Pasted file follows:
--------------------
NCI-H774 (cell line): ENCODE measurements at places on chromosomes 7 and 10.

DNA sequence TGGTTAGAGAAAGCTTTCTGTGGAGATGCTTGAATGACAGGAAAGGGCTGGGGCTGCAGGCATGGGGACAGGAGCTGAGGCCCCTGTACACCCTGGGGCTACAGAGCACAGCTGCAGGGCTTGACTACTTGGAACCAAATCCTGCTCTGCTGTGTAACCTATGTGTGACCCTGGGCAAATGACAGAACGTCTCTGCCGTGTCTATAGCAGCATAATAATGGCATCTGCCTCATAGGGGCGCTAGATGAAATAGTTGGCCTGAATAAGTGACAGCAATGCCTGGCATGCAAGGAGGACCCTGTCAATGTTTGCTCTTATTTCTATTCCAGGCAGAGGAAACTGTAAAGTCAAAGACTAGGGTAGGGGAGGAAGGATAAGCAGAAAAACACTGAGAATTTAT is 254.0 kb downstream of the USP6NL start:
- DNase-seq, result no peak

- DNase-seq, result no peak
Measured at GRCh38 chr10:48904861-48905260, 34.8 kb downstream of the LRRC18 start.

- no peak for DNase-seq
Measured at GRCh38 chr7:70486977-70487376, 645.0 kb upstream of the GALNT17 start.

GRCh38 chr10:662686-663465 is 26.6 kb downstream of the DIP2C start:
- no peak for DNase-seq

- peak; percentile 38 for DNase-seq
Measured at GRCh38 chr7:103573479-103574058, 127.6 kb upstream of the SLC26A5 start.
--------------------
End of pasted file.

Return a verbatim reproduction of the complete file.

NCI-H774 (cell line): ENCODE measurements at places on chromosomes 7 and 10.

DNA sequence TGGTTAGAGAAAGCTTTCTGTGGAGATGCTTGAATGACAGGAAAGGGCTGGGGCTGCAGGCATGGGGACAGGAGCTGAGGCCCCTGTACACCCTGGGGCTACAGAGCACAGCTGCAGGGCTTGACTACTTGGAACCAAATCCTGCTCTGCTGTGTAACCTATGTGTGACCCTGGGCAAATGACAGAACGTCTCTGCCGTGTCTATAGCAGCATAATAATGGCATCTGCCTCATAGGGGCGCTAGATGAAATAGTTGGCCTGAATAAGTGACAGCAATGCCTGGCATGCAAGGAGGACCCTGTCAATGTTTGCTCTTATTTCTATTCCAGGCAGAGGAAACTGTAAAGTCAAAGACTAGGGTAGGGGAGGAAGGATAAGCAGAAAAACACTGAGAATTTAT is 254.0 kb downstream of the USP6NL start:
- DNase-seq, result no peak

- DNase-seq, result no peak
Measured at GRCh38 chr10:48904861-48905260, 34.8 kb downstream of the LRRC18 start.

- no peak for DNase-seq
Measured at GRCh38 chr7:70486977-70487376, 645.0 kb upstream of the GALNT17 start.

GRCh38 chr10:662686-663465 is 26.6 kb downstream of the DIP2C start:
- no peak for DNase-seq

- peak; percentile 38 for DNase-seq
Measured at GRCh38 chr7:103573479-103574058, 127.6 kb upstream of the SLC26A5 start.